Economically, no country is an island. Just as a household cannot produce all that it needs on its own, South Africa depends on global trade for a range of goods and services.
Take crude petroleum. Figure 1 tracks oil-related transactions across our economy, showing where crude petroleum comes from and where it ends up. The supply (or production) side describes how crude petroleum is brought into the economy. Almost all of supply (90%) is imported while 10% is locally produced. What this shows is that South Africa depends a lot on the international community for this resource.
The use (or consumption) side describes where and how crude petroleum is used, either locally or exported to other countries. Almost all transactions on the use side are processed by local industries that use crude petroleum to produce other goods. Oil refineries are the main players here, turning crude petroleum into diesel, petrol, paraffin and other related products. Differences in supply and use values are mainly due to changes in inventories.
Relying on other nations
Let’s look at a few other examples. Not only does South Africa depend on imports of crude petroleum, but it also relies on the global community for other products such as medical appliances, special-purpose machinery, lifting and handling equipment, and aircraft (click on Figure 2 to enlarge).
Notice the dominance of gross fixed capital formation (GFCF) on the use side for medical equipment, aircraft, and lifting and handling equipment. GFCF is a fancy term in the field of national accounts that describes brick-and-mortar type of investments in the economy, such as infrastructure development and spending on other fixed assets such as plant, machinery, land and vehicles.
Footwear might seem out of place here. Predominantly consumed by households on the use side of the economy, the country relies on imports more than local production to keep millions of feet protected.
These diagrams represent data from Stats SA’s latest supply and use tables (SUTs). The SUTs provide a wealth of data on transactions in the economy, covering 108 goods and services across 124 industries.
Exploring our trade strengths
What do the SUTs say about South Africa’s contributions to global trade? The first three diagrams in Figure 3 show the importance of mining. Basic precious metals, metal ores and coal are dominated by domestic production on the supply side. On the use side of the economy, basic precious metals and metal ores are mainly exported.
For coal there is an almost equal split between local industries and exports on the use side (and households representing a tiny amount). Investigating further, the data show that the domestic consumption of coal is dominated by the electricity sector and oil refineries.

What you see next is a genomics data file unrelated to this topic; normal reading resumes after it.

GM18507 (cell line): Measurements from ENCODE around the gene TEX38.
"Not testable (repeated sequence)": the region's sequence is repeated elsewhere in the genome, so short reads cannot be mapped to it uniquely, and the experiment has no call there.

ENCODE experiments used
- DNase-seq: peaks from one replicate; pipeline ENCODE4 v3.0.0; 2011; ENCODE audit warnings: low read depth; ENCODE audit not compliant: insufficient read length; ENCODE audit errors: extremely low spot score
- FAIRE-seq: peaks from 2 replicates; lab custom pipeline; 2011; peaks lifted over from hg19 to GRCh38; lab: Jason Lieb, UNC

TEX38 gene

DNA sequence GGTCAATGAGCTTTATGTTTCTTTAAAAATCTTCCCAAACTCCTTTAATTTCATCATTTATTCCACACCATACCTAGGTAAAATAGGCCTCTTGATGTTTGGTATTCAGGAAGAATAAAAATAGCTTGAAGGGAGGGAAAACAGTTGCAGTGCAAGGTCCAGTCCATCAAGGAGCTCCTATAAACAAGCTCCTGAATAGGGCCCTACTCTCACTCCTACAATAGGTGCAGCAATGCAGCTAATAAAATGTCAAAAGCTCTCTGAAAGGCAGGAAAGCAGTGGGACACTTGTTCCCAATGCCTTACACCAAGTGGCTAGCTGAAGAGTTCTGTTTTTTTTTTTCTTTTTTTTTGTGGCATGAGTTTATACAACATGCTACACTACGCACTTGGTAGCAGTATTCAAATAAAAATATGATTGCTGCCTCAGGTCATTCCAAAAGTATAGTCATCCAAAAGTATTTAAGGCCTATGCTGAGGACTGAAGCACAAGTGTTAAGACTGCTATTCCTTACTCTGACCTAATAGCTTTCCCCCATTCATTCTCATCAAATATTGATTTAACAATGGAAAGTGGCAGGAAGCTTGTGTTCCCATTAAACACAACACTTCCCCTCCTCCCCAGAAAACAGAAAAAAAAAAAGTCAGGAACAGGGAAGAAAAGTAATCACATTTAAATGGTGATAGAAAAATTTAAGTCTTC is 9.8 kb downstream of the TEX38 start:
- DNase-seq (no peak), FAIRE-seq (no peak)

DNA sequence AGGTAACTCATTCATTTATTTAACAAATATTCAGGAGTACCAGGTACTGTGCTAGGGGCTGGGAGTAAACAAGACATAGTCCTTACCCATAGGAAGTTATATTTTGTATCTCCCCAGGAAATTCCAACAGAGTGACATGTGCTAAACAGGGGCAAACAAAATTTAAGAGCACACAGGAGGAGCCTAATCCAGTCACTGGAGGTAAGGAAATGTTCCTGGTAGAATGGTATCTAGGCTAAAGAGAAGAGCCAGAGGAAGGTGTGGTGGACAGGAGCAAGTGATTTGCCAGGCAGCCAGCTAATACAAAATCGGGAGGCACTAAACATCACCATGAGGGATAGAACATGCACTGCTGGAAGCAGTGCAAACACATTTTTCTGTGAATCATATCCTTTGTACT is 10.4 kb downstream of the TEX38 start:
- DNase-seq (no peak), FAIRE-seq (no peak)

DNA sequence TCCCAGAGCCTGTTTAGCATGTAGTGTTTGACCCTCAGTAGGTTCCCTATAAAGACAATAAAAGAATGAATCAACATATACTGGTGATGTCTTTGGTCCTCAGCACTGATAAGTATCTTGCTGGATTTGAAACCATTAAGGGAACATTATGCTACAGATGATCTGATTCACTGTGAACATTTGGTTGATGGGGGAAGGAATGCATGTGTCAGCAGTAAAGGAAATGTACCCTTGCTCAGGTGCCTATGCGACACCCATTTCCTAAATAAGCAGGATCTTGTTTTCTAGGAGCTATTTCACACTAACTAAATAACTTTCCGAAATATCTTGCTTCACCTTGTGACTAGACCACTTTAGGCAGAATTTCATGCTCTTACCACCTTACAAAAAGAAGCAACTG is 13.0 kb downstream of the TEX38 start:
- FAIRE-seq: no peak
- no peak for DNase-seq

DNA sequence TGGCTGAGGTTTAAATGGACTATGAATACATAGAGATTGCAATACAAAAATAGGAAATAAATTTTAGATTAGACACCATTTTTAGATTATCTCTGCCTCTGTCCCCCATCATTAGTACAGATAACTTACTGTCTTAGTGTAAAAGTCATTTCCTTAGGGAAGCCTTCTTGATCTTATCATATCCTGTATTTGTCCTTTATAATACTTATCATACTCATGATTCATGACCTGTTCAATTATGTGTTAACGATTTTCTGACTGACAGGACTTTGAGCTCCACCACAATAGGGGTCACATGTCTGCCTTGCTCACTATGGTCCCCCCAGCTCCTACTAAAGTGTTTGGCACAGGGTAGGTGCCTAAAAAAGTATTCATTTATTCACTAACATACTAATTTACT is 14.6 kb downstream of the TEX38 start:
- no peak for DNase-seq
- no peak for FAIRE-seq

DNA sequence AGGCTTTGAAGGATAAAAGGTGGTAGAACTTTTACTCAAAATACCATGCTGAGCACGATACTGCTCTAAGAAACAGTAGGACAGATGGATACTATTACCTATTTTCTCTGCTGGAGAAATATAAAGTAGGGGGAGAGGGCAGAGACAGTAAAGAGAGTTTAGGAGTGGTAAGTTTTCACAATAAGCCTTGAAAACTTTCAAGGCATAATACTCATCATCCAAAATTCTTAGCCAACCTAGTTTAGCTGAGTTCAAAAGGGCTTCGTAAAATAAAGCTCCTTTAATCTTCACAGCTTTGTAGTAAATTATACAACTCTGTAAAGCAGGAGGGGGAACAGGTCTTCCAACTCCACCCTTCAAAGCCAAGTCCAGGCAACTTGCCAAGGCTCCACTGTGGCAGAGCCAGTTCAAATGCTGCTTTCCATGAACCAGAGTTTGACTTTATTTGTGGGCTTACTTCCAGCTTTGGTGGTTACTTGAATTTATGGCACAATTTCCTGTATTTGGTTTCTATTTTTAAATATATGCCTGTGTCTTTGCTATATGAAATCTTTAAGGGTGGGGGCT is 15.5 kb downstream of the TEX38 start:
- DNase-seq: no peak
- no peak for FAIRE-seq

It might come as no surprise that certain products are dominated by household consumption. A few of these are shown in Figure 4.
Domestic appliances are notable in carrying sizable margins1 on the supply side of the economy. In terms of tobacco products, notice the significant contribution of taxes2 on the supply side.
A bird’s-eye view: Another way to look at the data
Each diagram above shows how transactions for a particular product are distributed across both sides of the economy. To get an overall picture, another way to explore the data is to rank the rand values of products against one another (Figure 5).
In terms of local production on the supply side, the most significant products are public administration and “other” business services. Petroleum oils account for the largest share of taxes less subsidies, followed by alcoholic beverages and motor vehicles. The automotive industry, which includes motor vehicles, plays an important role in both import and export markets.
Every economy has its own unique fingerprint, and South Africa is no different. The SUTs provide an indication of what drives activity on the supply side of the economy, and what stimulates consumption on the use side. These kinds of data provide insight into what South Africa is currently offering the world, and what our dependencies are. With war, global supply chain challenges, the threat of inflation, and market downturns, knowing our strengths and weaknesses will help us plan for (and eventually weather) the storms that come our way.
For more information, download the release and Excel files for the 2018 and 2019 SUTs here.
1 Margins include both trade and transport margins. A trade margin is the difference between the price that a merchant paid for a good and the price that the merchant later sold the good for. Transport margins represent freight transportation services when invoiced separately by the seller. These are transport charges paid separately by the purchaser to take delivery of products at a required time and place.
2 Taxes less subsidies on products. Generally the burden of such taxes falls on the end consumer, but they are recorded on the supply side as it is the producer’s responsibility to pay the tax over to government.
Similar articles are available on the Stats SA website and can be accessed here.
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